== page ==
Making Wine Raspberry Jam

Making jams and jellies is a summertime activity for us here in Pennsylvania. Actually, we’ll start in spring with our canning activities by making strawberry freezer jam or blueberry jam. By the time summer rolls around the raspberries ripen up for their turn under the potato masher. This year we made a new jam for the first time, Wine Raspberry Jam.

Wineberries are a delicious and slightly sour kind of red raspberry. They originated from Asia, but are now established in the eastern United States. They are also known as wine raspberries.

Since we ate berries all day and still came home with almost four quarts on the day we picked them in early July, we decided to make some jam. Like most berries these are probably the best when eaten fresh, but their fruiting season doesn’t last too long. Making jam is the best way to enjoy them all year long.

Wine Raspberry Jam Recipe

To make homemade jam, it’s pretty easy. This recipe should work for any berry. Consult the information sheet that comes with a box of pectin for ratios of fruit to sugar for the different fruits. Some are more watery than others, so adjustments to a generic recipe might be warranted. What follows worked great for our wine raspberries.

Washed wineberries ready to be smashed for jam.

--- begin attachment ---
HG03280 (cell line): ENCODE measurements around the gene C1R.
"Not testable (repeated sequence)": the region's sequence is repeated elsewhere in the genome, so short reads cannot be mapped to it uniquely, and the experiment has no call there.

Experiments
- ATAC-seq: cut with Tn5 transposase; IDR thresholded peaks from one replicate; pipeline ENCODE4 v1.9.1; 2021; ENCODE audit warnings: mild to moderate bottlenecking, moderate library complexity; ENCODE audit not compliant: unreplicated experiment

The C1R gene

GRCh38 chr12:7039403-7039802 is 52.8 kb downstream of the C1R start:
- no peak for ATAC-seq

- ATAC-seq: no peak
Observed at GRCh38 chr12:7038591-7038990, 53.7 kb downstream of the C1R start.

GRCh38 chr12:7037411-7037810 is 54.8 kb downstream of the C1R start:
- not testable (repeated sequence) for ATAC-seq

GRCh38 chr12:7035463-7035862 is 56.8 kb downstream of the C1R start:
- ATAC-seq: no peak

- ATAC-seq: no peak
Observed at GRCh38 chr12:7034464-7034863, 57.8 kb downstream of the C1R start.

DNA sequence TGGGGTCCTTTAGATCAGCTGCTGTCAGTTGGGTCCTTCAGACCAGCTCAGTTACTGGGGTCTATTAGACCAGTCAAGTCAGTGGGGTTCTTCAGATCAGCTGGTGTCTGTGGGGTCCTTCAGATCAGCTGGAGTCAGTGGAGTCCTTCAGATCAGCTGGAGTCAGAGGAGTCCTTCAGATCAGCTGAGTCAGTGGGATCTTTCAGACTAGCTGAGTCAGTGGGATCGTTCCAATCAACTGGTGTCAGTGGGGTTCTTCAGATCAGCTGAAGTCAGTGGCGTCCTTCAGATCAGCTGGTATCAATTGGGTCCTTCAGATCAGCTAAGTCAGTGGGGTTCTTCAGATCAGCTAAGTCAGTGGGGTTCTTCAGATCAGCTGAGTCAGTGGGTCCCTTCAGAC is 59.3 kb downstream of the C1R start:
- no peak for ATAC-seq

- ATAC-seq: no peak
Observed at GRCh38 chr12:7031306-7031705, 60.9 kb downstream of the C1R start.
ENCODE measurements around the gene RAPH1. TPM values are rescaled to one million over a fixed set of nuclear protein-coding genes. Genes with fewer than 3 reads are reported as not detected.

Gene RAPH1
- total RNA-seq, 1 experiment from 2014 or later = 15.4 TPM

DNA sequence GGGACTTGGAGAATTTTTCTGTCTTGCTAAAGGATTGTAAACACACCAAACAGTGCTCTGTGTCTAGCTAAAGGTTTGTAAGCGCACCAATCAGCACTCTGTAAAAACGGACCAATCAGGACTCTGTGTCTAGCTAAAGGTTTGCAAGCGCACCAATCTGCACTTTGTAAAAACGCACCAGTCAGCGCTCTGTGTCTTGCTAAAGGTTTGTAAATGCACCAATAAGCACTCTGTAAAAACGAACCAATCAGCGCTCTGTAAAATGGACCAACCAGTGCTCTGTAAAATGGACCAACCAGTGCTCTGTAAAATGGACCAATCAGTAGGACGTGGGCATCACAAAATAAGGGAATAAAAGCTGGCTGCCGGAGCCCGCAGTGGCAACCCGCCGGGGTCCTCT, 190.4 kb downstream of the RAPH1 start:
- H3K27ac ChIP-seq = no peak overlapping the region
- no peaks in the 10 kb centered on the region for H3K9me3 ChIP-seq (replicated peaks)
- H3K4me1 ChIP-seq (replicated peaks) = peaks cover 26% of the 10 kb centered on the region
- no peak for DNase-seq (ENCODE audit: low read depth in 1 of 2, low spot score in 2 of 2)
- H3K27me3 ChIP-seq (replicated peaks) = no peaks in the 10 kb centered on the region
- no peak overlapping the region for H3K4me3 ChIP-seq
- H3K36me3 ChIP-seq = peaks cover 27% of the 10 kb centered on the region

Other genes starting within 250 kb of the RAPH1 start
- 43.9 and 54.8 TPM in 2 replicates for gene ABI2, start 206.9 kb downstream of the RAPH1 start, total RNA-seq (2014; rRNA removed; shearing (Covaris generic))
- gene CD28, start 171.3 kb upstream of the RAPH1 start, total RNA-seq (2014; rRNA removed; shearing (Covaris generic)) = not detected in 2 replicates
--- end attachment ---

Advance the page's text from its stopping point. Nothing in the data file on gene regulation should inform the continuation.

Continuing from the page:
Washed wineberries ready to be smashed for jam. Photo taken 11 July 2011.
  • Wash a dozen jelly jars. We used the dishwasher on a light cycle just before making the jam. That way, the jars were hot just prior to filling with the cooked jam. Take out one jar at a time and let the others remain hot in the washer. Heated jars will seal better than cold ones.
  • Put lids and bands together and place in bottom of large pot. Cover with boiling water to sterilize the lids.
  • Measure out 7 cups of sugar into a large bowl.
  • Wash and pick through berries to remove any foreign material
  • Use a potato masher to smash about a cup of berries at one time.
  • Measure out five cups of crushed wineberries into a large (6 qt.) saucepan.
Five cups of crushed wineberries for making jam. The berries seemed very watery and quite seedy.
Five cups of crushed wineberries for making jam. The berries seemed very watery and quite seedy. Photo taken 11 July 2011.
  • Gradually stir in one box of fruit pectin, any brand.
  • Heat over high heat – stirring constantly – to a full, rolling boil.
  • Add the sugar all at once. That’s why you measure it out in advance.
  • Heat the fruit and sugar mixture, while stirring, to a full boil. Boil for one minute.
  • Remove from heat. Use a ladle and funnel to fill one jar at a time. Leave a quarter-inch of headspace.
  • Wipe any drips from the rim or threads of the jar with a damp paper towel. This step might not be necessary when you can use a funnel to fill the jars. Rest the funnel in a glass in between filling jars.
  • Use tongs to remove a lid and band from the large pot and shake off excess water.
  • Screw top firmly on jar and invert jar onto its lid.
  • Ladle jam into the remaining jars and add lids. Fill one jar at a time. Makes eight or nine 8 oz. jars.
  • Turn all jars upright and leave undisturbed for 24 hours.
  • For quality assurance purposes eat some toast with jam from the cooking pot.